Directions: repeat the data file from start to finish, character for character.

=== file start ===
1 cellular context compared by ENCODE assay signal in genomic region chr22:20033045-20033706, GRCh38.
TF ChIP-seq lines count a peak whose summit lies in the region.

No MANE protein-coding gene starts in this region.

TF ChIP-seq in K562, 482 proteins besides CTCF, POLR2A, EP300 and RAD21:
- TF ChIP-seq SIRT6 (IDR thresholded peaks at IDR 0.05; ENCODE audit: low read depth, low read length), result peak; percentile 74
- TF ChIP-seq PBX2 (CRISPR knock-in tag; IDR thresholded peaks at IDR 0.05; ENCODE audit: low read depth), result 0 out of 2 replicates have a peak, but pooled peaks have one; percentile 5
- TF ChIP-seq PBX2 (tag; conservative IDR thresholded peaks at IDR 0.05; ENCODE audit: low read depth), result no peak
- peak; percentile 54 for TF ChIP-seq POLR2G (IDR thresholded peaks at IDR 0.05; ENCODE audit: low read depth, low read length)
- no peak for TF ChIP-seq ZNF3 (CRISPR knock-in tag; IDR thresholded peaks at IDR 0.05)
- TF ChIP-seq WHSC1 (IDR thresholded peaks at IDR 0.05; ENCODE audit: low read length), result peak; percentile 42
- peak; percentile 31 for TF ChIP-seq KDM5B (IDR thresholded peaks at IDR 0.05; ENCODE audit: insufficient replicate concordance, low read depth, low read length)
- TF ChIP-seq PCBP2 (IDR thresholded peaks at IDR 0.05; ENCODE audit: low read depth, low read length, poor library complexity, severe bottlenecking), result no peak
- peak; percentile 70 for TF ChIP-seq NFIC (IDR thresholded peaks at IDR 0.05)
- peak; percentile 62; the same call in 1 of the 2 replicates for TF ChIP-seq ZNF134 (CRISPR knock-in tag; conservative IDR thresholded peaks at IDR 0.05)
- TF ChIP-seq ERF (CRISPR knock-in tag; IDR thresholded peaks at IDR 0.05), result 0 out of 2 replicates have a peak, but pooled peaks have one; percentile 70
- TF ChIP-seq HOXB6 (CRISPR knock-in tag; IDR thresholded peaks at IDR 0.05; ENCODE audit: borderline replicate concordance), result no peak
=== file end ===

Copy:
1 cellular context compared by ENCODE assay signal in genomic region chr22:20033045-20033706, GRCh38.
TF ChIP-seq lines count a peak whose summit lies in the region.

No MANE protein-coding gene starts in this region.

TF ChIP-seq in K562, 482 proteins besides CTCF, POLR2A, EP300 and RAD21:
- TF ChIP-seq SIRT6 (IDR thresholded peaks at IDR 0.05; ENCODE audit: low read depth, low read length), result peak; percentile 74
- TF ChIP-seq PBX2 (CRISPR knock-in tag; IDR thresholded peaks at IDR 0.05; ENCODE audit: low read depth), result 0 out of 2 replicates have a peak, but pooled peaks have one; percentile 5
- TF ChIP-seq PBX2 (tag; conservative IDR thresholded peaks at IDR 0.05; ENCODE audit: low read depth), result no peak
- peak; percentile 54 for TF ChIP-seq POLR2G (IDR thresholded peaks at IDR 0.05; ENCODE audit: low read depth, low read length)
- no peak for TF ChIP-seq ZNF3 (CRISPR knock-in tag; IDR thresholded peaks at IDR 0.05)
- TF ChIP-seq WHSC1 (IDR thresholded peaks at IDR 0.05; ENCODE audit: low read length), result peak; percentile 42
- peak; percentile 31 for TF ChIP-seq KDM5B (IDR thresholded peaks at IDR 0.05; ENCODE audit: insufficient replicate concordance, low read depth, low read length)
- TF ChIP-seq PCBP2 (IDR thresholded peaks at IDR 0.05; ENCODE audit: low read depth, low read length, poor library complexity, severe bottlenecking), result no peak
- peak; percentile 70 for TF ChIP-seq NFIC (IDR thresholded peaks at IDR 0.05)
- peak; percentile 62; the same call in 1 of the 2 replicates for TF ChIP-seq ZNF134 (CRISPR knock-in tag; conservative IDR thresholded peaks at IDR 0.05)
- TF ChIP-seq ERF (CRISPR knock-in tag; IDR thresholded peaks at IDR 0.05), result 0 out of 2 replicates have a peak, but pooled peaks have one; percentile 70
- TF ChIP-seq HOXB6 (CRISPR knock-in tag; IDR thresholded peaks at IDR 0.05; ENCODE audit: borderline replicate concordance), result no peak